I made regular trips to Newtown, 10 or 15 minutes from my home. I patronized its antique shops, reveling in my discoveries. Hollandia Nursery was my favorite destination, where I bought most of the plants that graced the gardens surrounding our 110-year-old, Victorian farmhouse. If you visit http://www.ctgrown.com/html/photos.cfm  you’ll get a feel for the wonder that is the New England countryside.

Until she was 11-years-old, our daughter called Redding and the surrounding communities…home. My husband commuted the 2 hours to his job in Queens, New York, just so our child could grow up in the serenity of a small town. He afforded her the same experience we knew as children growing up in Maui and Oahu in the 1950s.

A dear friend who still lives in Redding, and has been a long-time administrator for a couple of schools, commiserated with me that our daughters would find the world beyond their small-town very different. However I think we’d both agree that our girls learned good-old-fashioned values, the kind espoused in Norman Rockwell paintings.

My daughter, a career ballerina, and my friend’s daughter, a veterinarian, grew up fulfilling dreams held long ago… in a small town in Connecticut. Something no longer possible for…

…james…olivia…ana…grace…emilie…jesse…noah…avielle…caroline…catherine…charlotte…chase…daniel…dylan…jessica…josephine…jack…madeleine.

There but for the grace of God.

Let us love our children with our entire beings, so that they grow up to be healthy adults able to cope with life’s ups and downs.

Death awaits all of us. The date and time are unknown. But how we live all the minutes until then…are totally ours to determine.

…let’s choose to live them…with the joy and simplicity of those wise beyond their years…our children…

Chess Club at Sandy Hook School in Newtown, CT...

Chess Club at Sandy Hook School in Newtown, CT, USA. (Photo credit: Wikipedia)

………hugmamma.

 

powerball!!!

The Lotto Powerball logo

The Lotto Powerball logo (Photo credit: Wikipedia)

If you’re like me, and I do pride myself upon being normal…although at times I’ve been known to behave somewhat “aby-normal”…then you were off in your own fantasy land dreaming about the $500 million dollar jackpot that was up for grabs recently. 

Not usually the gambling type, hubby and I get involved only when the $$$ signs are too many to ignore. So we were in it to win it with a wager of $10 bucks.

As the jackpot continued to climb, experts bemoaned the fact that the odds of winning were growing slimmer and slimmer. Something like one in 700 million, I think. So, of course, daydreaming was all I could do.

After all…it was free…no matter how grand the imaginings.

Paying off bills, a trust fund for our daughter and enlarging our retirement, nest egg…those were at the top of the family “to do” list. Surely not an uncommon trio of wishes. The remainder, however, were unique to my own corner of the world…at least in their specifics.

Tent City

Tent City (Photo credit: kuow949)

The “tent city” that shelters the homeless in our east side community must relocate every so many months, so as not to overstay their welcome among the residents in the area. There’s a fine line between accommodating the poor and guaranteeing the rights and privileges of nearby property owners. Those who organize the hospitality are good Samaritans, who are trying to remain good neighbors.  After all, they’d like to ensure that their “tent city” be invited back, albeit temporarily.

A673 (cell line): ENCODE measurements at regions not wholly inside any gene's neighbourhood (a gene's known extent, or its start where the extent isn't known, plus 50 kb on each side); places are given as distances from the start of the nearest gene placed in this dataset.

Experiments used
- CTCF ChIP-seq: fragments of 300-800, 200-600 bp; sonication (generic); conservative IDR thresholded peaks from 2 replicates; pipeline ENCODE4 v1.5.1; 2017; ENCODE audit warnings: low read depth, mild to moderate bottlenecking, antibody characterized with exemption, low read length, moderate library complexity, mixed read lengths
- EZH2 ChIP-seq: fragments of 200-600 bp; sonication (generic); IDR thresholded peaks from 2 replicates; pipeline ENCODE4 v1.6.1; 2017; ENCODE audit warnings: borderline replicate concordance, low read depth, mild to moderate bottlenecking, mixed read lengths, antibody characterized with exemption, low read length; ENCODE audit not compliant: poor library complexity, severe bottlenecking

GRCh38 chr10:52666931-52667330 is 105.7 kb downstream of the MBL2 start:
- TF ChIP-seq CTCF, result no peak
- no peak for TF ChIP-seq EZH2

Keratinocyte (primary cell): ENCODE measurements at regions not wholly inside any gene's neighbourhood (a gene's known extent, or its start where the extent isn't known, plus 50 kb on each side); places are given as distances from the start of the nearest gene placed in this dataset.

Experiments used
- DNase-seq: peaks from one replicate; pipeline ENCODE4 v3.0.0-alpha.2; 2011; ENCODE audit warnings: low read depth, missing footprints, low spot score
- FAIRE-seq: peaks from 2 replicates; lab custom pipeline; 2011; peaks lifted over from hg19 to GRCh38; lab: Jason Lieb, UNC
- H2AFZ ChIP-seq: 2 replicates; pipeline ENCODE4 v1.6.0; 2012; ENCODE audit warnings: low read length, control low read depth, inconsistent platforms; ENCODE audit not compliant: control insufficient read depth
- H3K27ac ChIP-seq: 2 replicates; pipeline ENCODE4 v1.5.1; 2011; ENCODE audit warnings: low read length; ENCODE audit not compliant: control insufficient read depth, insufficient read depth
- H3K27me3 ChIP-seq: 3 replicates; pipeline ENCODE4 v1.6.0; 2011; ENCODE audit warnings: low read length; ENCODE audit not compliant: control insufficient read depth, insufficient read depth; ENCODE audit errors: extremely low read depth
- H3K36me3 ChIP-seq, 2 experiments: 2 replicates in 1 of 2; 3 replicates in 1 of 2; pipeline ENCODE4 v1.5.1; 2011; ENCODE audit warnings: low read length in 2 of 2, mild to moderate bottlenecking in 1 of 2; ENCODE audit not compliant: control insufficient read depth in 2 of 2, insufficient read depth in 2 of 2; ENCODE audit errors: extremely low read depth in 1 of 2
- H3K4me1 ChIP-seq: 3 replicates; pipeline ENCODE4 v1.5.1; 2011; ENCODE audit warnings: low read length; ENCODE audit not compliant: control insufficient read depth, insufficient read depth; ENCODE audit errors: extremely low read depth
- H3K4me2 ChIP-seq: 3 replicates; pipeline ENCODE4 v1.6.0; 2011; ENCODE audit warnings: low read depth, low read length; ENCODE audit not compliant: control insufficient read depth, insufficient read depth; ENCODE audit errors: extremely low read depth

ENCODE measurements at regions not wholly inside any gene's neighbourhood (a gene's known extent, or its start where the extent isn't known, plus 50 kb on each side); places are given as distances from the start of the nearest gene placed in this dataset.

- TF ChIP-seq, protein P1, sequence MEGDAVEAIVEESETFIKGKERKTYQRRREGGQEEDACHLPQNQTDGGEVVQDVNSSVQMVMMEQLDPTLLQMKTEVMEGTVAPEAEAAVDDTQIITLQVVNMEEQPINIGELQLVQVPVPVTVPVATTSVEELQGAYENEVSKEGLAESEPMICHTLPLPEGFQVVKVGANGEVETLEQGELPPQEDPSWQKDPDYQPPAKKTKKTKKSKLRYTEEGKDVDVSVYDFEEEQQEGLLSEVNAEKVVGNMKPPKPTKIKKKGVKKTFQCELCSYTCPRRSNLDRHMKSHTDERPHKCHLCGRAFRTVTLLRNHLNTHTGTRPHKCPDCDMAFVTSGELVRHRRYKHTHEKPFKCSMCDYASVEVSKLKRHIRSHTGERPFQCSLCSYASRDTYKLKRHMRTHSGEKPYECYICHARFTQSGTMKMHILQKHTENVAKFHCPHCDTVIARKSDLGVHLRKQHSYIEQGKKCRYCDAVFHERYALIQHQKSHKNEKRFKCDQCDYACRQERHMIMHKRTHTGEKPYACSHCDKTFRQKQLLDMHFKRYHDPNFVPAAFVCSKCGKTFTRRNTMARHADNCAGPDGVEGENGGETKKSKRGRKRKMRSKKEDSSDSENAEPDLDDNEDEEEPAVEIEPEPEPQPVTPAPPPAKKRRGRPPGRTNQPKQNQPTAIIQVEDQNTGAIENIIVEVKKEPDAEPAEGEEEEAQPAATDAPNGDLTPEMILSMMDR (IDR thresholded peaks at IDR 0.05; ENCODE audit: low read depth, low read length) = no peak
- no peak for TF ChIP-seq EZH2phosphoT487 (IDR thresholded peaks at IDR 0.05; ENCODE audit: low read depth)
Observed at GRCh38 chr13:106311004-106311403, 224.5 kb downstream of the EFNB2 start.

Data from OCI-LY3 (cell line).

Fantasy number one with my power ball winnings?

Build a permanent structure to house, feed, and aid the homeless. Organize clinics wherein volunteer doctors and nurses could tend to the physical needs of the residents, and job clinics where volunteer, business reps could assist in preparing residents to become serious, wage earners again.

Fantasy number two?

Hurricane destruction, Union Beach, NJ

Hurricane destruction, Union Beach, NJ (Photo credit: spleeness)

Provide financial assistance to a community devastated by Hurricane Sandy. Perhaps one resembling my own, small town. Whether it be in providing a steady feed of  material goods to a  shelter where folks are housed temporarily, or establishing a home schooling situation where the children could continue their education, or buying good, used cars for folks to get around.

And my third wish…as in the oft-told granting of three wishes by a fairy god-mother?

Just that we all be thankful…for the small moments that make our lives good…without power ball wins.

 Awaking each day with minds and limbs intact…and working.

Having those we love and who love us…healthy and in our lives each day.

Living in a democracy…unlike any other in the world.

Finding peace on earth…even as we endure the ravages wrought by Mother Nature…and the havoc wrought by mankind…upon itself.

English: Abraham Lincoln and his son Tad looki...

English: Abraham Lincoln and his son Tad looking at an album of photographs. (Photo credit: Wikipedia)

Bearing witness to special people among us who take up the mantle of leadership…such as Lincoln and Obama…at great cost to their own…health, welfare, and peace of mind.

It is my contention that all people are good.

No one among us sets out to be bad on the day we are born. Familial and environmental circumstances affect our progress in becoming upstanding, world citizens.

I remind myself…often…that goodness is our origin and that we, in our own way, are trying to get along, even as we carve out our own niches in a society that is ever-expanding.

We are all power ball winners, even as we celebrate the good fortune of the Dearborn family who took home half the jackpot.

They look like us in their normal, outward appearance, and in the values they seem to hold dear, such as adopting a little, Chinese girl as their daughter and sister.

In fact…upon closer inspection…

…they are…us!

………hugmamma.